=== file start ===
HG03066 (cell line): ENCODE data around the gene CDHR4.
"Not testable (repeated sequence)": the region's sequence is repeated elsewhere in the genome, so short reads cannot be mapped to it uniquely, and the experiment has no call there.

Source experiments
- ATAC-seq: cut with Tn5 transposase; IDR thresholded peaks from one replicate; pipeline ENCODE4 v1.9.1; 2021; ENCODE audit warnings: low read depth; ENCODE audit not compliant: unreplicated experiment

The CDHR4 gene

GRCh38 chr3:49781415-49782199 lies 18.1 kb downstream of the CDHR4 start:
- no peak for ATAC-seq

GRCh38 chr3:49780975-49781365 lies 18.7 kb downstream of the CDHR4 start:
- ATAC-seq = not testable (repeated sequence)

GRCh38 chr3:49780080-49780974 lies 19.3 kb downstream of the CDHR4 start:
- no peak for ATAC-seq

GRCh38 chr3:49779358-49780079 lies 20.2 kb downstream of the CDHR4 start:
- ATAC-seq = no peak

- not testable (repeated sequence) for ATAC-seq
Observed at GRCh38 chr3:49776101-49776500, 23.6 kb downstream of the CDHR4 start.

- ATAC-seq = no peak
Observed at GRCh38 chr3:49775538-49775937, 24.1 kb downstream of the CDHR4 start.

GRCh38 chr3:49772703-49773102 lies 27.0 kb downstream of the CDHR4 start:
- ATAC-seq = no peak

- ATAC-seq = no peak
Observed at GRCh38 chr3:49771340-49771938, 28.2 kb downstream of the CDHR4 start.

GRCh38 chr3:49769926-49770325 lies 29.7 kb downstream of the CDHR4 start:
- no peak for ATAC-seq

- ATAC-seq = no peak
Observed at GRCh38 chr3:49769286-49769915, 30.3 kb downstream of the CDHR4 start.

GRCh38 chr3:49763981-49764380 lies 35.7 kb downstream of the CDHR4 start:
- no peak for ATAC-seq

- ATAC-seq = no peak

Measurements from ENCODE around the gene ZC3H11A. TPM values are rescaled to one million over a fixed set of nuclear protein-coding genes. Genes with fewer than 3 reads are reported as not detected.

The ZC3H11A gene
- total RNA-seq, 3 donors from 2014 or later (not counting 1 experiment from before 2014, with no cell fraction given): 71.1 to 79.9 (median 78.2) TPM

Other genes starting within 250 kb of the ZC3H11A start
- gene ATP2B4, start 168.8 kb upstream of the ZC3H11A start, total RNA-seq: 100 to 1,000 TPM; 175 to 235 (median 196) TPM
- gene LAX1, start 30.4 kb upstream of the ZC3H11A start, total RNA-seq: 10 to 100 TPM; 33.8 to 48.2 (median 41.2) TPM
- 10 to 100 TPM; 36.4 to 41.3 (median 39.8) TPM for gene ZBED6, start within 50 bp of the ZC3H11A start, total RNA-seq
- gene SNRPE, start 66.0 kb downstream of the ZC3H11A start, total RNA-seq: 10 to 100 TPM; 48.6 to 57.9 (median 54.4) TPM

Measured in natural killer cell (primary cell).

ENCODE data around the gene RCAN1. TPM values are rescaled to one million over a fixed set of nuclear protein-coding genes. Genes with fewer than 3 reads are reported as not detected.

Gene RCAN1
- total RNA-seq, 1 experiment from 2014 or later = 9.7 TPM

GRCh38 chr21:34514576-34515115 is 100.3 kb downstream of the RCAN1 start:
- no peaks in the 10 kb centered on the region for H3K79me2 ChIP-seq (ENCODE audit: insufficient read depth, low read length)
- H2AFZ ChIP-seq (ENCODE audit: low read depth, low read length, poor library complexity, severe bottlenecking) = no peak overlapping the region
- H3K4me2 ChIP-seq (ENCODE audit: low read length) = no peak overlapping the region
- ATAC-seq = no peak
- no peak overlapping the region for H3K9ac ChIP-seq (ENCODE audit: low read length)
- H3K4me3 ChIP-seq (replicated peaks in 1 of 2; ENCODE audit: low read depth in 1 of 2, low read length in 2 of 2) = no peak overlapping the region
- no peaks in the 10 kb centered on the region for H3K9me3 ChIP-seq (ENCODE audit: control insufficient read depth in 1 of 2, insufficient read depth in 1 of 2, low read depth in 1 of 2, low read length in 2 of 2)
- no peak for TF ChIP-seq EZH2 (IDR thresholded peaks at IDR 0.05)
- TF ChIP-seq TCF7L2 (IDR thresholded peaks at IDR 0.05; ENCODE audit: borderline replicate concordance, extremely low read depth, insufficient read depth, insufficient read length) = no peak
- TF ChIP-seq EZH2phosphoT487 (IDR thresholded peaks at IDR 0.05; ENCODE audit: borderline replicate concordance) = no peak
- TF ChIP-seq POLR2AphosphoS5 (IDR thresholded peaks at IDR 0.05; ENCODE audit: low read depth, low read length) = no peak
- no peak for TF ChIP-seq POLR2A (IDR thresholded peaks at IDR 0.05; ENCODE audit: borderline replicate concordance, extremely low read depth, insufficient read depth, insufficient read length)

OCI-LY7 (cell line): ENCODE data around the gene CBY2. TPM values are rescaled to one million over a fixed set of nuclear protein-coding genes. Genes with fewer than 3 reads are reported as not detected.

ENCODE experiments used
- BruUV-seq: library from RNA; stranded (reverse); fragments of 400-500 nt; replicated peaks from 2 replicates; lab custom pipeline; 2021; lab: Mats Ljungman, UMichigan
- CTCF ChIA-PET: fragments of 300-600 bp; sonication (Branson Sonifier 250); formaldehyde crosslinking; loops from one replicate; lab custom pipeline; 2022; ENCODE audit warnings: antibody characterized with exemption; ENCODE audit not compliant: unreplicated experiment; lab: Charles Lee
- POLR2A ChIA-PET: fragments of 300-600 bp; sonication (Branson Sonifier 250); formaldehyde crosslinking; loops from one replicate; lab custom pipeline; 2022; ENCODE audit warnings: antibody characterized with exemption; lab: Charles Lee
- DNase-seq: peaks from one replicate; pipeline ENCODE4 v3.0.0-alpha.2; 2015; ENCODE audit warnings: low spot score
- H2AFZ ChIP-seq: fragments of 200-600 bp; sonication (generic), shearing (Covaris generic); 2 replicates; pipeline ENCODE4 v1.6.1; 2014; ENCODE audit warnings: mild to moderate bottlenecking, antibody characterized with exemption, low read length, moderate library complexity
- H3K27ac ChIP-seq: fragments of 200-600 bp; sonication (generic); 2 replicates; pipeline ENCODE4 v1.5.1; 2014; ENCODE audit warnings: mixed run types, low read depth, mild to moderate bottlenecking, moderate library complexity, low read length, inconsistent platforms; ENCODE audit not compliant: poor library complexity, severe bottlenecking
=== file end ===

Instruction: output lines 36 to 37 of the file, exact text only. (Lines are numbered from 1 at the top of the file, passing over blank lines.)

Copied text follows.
- gene SNRPE, start 66.0 kb downstream of the ZC3H11A start, total RNA-seq: 10 to 100 TPM; 48.6 to 57.9 (median 54.4) TPM

Measured in natural killer cell (primary cell).